We live in democracies where we hold those in power to account using elections. To help us make informed choices about our society there are many kinds of media on the market whose job it is to tell us all the bad stuff and to suggest solutions to them. The idea is that this will build a public support base, which will propel a good representative to electoral victory and kick out bad representatives.
Now then, media channels (newspapers, magazines, radio, television, journals, etc.) compete with each other for customers; media that does well (at keeping us informed) will be rewarded with money and can expand. Media providers who do badly will decline in favour and be punished by bankruptcy. This competition keeps quality high, costs low and incompetent provides out of the system. This is how it works, right? Wrong.
What I’ve just described is the free market of media companies and a good rule of thumb for free markets is that people are not equal but those with the most money have the most power. Because of this, media operating in a free market will always bias against the interests of the political left and the lower classes. Let me explain why.
The argument commonly goes, “If people didn’t like this or that media they would stop buying it”. Apart from the fact that this could be used to justify the USSR totalitarian-controlled media (since back then Russians also bought and consumed it) it actually turns out the public have very little say in what the press offers to them because newspapers do not get most of their income from sales.
You may notice that the price you pay for each newspaper is minuscule. The cost of The Sun newspaper is 20 pence. This doesn’t even cover the ink! Same holds for television and radio where there is zero income from the consumer. Newspapers and other media actually get their money from corporate advertisers.
The media generally cannot run stories that offendcorporations because sponsors will threaten to pull their advertising money. In 1980, the liberal staff at the Mother Jones magazine debated over whether or not to publish a series of articles linking cigarettes to cancer. The editors knew that the tobacco industry would punish them by canceling their lucrative advertising contracts, which the young, struggling magazine desperately needed. Mother Jones stuck to its principles and printed the articles anyway; and, just as expected, the tobacco companies angrily pulled their ads.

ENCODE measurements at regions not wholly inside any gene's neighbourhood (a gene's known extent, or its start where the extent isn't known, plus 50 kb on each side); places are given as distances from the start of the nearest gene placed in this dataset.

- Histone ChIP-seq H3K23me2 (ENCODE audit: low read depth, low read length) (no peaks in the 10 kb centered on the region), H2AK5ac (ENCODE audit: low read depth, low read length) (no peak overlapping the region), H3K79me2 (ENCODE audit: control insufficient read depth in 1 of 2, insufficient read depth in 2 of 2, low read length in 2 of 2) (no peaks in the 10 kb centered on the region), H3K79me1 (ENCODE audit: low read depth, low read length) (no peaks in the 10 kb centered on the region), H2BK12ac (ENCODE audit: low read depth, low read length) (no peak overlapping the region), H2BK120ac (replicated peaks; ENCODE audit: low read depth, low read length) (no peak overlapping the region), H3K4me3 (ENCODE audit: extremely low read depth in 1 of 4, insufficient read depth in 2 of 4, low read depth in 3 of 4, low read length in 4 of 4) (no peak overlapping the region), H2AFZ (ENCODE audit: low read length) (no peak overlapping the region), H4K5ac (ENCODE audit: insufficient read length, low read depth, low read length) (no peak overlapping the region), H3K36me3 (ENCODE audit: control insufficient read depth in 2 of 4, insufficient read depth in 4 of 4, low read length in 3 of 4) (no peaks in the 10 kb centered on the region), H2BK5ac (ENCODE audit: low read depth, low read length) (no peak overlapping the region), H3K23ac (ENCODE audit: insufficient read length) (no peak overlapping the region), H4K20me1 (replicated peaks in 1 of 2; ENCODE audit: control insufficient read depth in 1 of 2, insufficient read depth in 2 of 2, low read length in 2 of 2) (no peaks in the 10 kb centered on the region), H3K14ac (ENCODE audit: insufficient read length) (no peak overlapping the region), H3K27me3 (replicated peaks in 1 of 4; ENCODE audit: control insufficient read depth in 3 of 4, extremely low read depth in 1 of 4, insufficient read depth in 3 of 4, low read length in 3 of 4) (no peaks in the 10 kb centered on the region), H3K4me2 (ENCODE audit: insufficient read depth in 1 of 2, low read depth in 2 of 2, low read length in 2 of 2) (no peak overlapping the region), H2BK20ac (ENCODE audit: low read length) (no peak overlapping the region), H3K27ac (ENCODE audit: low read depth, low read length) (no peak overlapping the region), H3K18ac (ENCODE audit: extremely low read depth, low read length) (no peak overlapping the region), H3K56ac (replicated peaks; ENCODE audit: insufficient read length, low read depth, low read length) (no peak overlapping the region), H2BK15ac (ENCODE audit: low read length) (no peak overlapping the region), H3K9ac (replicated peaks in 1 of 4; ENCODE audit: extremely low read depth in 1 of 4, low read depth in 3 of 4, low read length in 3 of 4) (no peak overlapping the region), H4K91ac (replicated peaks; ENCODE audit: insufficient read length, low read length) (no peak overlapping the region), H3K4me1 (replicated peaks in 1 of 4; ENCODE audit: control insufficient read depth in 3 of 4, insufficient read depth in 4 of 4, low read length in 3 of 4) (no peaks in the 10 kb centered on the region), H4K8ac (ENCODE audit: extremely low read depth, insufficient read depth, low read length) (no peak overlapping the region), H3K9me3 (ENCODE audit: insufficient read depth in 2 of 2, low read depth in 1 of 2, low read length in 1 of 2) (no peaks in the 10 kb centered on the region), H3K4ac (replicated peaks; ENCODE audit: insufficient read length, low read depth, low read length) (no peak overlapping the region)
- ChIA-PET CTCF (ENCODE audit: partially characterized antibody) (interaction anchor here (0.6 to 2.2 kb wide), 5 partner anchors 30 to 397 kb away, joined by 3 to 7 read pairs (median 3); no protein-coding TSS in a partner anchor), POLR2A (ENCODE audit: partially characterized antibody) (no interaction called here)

The public has very little say in what the press offers them
A few months ago we saw anti-tax evading protests in Britain and America. The US Uncut group, for example, protested against the American company General Electric which hasn’t paid a single cent in taxes to the US government since 2006, despite making over $26 billion in profits. The same General Electric that also owns MSNBC, usually a center-left channel that would oppose corporate welfare, yet on this instance they were critical of US Uncut.
Advertisers also want their adverts to be viewed by people who havemoney to spend buying their products. This automatically discriminates against any media with a predominantly working class readership.
Between 1912 and 1964 there existed a British newspaper called The Daily Herald. At one point its politics were broadly syndicalist: it gave unconditional support to strikers and argued for a socialist revolution based on worker’s self-organisation in trade unions. It also gave strong support to suffragettes and to anti-colonial struggles, especially in Ireland. Early issues dealt with the loss of the RMS Titanic, emphasizing the disproportionate loss of life among crew members and poor third-class passengers. In 1933 the Herald became the world’s best-selling daily newspaper, with certified net sales of 2 million. Even when it closed down in 1964 it was probably among the 20 largest circulation dailies in the world, this meant it was selling far more than The Times, theGuardian and the Financial Times put together. It didn’t die because there wasn’t enough demand for it, it died because the paper’s predominantly poor readership was not a worthwhile target for advertisers.
It should not be surprising that these advertising and media companies, like most big businesses, are extremely conservative. They have certain agendas: they desire lower taxes, fewer lawsuits from the public, fewer environmental restraints, better public relations (a euphemism for less public exposure to scandals), higher profits and more effective lobbying power in government. Controlling public opinion would give them all these things.